Saturday, October 25, 2014

WAVES INTO THE DARK: A Critical Study of Five Key Works from Ishikawa Jun’s Early Writings: The [Expanded] Table of Contents

Okay, so here it is. I know you've all been waiting for this: the [expanded] Table of Contents

WAVES INTO THE DARK: A Critical Study of Five Key Works from Ishikawa Jun’s Early Writings
by R. Shaldjian Morrison

Note on the Translations

INTRODUCTION (Ishikawa Jun’s General Reception; The Literary Context: Realism/Early Naturalism/I-novel)

PART I: Two Early “Self-Portraits”

CHAPTER 1 “Kajin” (1935): I-novel Spoof as Counterdiscourse
1. 1 Introduction 1.2 Deep Intertextuality: the “Artist Novel” and the “Possession Novel” 1.3 Narrative Performativity: The Solipsistic Narrator 1.4 Stage One: The Navel 1.5 Stage Two: The “Kajin” 1.6 Stage Three: Impassivity/Death 1.7 Stage Four: Pan’s Ascendency, Pursuit of Misa 1.8 Final Scene / Epilogue 1.9 Conclusion

CHAPTER 2 “Yamazakura” (1936): Allegorical Fantasy as Counterdiscourse 
2. 1 Introduction 2.2 Fantasy Literature in Japan 2.3 “Yamazakura” as “Allegorical Fantastic” 2.4 The Hallucination-Prone “I”: Three Modes of Being 2.5 Three Lures: the “Black Manteau,” the Wild Cherry Tree, and the Boy 2.6 Crisis of Representation / The Double Role of Language 2.7 Conclusion

PART II Ishikawa’s Early Critical Writings: Bungaku taigai (1942)

CHAPTER 3: “The Structure of the Short Novel” (1940): A Non-Theory of the Non-Novel 
3.1 Introduction 3.2 The Existing Length-Based Novel Taxonomy 3.3 The Novel’s Mode of Genesis: The Popular Misconception (Zokushin) 3.4 “Thinking With the Pen” 3.5 The Novel’s Mode of Genesis: The Actual Process 3.6 Two Types of "Short Novel": Their Genealogies, Modes of Genesis, Defining Features 3.7 The Sui Generis Novel, the SLN’s “Novel-like” Parts 3.8 Conclusion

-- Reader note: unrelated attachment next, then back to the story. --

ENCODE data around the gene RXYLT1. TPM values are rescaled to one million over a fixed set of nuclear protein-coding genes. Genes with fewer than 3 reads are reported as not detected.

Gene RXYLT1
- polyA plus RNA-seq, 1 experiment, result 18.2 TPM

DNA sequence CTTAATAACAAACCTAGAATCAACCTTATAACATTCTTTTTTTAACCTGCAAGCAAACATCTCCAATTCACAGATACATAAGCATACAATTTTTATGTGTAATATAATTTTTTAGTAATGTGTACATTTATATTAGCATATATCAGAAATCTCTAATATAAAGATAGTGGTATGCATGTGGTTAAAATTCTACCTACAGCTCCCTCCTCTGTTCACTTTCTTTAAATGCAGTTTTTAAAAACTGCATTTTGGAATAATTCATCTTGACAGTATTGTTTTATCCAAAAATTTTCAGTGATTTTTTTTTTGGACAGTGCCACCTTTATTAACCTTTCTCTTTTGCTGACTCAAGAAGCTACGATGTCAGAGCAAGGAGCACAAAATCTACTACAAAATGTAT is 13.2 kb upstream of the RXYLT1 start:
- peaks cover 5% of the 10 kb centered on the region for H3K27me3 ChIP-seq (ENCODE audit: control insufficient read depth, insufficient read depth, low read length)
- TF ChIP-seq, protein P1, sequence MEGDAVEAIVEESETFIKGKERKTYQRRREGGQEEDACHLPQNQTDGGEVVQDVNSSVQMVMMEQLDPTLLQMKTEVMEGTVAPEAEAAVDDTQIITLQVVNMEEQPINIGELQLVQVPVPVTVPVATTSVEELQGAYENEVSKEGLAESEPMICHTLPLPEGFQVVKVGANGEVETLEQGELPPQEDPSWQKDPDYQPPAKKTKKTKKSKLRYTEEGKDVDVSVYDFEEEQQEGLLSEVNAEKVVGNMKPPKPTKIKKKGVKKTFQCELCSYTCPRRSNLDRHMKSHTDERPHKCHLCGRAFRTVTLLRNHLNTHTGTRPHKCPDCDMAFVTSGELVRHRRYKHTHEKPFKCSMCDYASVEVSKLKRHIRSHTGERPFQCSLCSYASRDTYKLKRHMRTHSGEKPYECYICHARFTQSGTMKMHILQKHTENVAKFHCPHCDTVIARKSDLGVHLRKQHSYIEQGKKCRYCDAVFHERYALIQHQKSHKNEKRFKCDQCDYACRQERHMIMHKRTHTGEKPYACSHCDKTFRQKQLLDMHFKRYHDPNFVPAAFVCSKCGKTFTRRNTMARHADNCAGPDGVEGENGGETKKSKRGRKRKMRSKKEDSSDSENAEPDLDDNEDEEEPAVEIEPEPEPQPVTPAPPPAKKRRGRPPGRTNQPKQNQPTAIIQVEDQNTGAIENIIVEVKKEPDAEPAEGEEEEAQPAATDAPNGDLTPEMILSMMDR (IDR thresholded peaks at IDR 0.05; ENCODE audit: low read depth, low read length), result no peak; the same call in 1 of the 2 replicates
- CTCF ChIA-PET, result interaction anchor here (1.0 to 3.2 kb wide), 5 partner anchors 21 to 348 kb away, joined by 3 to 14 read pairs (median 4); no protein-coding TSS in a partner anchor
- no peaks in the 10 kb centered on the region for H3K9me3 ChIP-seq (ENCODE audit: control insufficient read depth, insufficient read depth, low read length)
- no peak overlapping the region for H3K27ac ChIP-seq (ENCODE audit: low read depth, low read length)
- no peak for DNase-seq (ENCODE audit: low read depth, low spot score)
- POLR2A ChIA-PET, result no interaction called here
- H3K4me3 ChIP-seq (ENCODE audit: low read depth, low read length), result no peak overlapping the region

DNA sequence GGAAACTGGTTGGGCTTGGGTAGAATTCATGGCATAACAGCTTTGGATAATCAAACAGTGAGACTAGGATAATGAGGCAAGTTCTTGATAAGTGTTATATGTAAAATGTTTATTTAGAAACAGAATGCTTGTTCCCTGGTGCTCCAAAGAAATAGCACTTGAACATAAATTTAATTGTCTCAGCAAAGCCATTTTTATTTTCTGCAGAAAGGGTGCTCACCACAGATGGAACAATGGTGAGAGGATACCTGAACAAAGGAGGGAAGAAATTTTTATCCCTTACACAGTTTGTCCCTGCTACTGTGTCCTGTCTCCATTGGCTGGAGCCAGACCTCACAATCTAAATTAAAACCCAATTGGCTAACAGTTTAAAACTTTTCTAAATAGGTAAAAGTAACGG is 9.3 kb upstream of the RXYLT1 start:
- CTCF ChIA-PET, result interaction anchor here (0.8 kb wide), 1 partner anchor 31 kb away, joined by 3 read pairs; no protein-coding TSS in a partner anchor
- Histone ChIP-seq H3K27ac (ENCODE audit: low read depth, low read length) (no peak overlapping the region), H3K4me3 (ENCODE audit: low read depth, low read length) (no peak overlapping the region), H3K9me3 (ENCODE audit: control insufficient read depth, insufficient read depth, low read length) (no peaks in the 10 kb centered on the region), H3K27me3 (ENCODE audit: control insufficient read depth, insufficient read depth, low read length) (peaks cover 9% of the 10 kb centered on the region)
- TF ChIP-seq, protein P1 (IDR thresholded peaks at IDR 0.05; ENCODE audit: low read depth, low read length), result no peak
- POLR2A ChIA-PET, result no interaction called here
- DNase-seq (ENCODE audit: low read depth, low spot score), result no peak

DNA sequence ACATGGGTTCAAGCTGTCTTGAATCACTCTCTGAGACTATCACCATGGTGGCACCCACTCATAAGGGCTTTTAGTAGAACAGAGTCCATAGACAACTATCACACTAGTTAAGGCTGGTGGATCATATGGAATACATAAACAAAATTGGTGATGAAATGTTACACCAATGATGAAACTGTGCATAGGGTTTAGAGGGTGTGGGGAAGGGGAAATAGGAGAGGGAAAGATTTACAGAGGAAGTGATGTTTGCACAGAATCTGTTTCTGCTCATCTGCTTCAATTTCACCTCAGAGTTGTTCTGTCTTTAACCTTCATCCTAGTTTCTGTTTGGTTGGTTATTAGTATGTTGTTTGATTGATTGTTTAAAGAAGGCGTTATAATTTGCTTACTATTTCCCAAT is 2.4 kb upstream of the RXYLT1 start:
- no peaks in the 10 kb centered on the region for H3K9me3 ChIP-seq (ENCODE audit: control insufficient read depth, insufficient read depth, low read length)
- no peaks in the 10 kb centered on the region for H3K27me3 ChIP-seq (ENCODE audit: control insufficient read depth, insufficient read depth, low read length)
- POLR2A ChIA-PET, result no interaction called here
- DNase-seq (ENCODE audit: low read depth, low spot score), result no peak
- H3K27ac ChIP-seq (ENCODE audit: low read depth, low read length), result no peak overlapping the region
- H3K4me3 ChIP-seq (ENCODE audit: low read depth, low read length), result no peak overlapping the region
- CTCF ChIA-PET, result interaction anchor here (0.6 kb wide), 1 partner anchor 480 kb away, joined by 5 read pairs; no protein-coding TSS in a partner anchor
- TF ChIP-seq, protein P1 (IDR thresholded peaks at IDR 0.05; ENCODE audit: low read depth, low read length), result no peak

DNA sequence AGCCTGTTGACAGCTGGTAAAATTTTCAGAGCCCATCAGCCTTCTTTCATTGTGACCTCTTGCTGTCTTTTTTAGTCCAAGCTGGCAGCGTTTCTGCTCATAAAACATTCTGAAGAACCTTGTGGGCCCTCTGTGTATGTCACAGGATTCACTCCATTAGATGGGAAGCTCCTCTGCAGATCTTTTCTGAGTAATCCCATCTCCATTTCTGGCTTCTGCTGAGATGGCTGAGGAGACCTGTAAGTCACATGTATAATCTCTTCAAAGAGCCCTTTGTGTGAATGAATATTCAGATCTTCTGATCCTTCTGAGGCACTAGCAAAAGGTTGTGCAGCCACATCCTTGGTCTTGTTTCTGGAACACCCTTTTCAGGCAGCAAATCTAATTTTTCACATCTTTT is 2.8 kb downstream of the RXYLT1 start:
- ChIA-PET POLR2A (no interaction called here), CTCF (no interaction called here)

CHAPTER 4: “Form and Content in Writing” (1940): A Theory of Writing/Écriture 
4.1 Introduction 4.2 Four Universal Conditions of Writing 4.3 Normative Theory of Pure Prose/Écriture 4.4 “Unconscious Content”: Beyond the Style/Form-Content Dilemma 4.5 Conclusion

CHAPTER 5: “On the Thought Patterns of the People of Edo” (1943): Haikai Transformation as Counterdiscourse 
5.1 Introduction 5.2 Haikai / Kyōka / Tenmei / Ōta Nampo 5. 3 Edo as Opposition 5.4 “The Tale of the Maidservant Otake,” Its Foundational Texts, and Haikai Transformation 5.5 Two Contrasting “Thought Patterns”: Modern and Early Modern 5.6 The “Five Transformative Devices” (Tenkan no Sōsa) 5.6 Conclusion



Appendix: Original Translations of Two Stories and Four Critical Essays
*Kajin (Kajin, May 1935)
*The Wild Cherry Tree (Yamazakura, January 1936)
*Form and Content in Writing (Bunshō no keishiki to naiyō, May 1940)
*The Structure of the Short Story (Tampen shōsetsu no kōsei, March 1940)
*Christian Prayers, Shinto Hymns, and Prose (Kitō to norito to sanbun, May 1940)
*On the Thought Patterns of the People of Edo (Edojin no hassōhō ni tsuite, March 1943)

Reference Matter

No comments: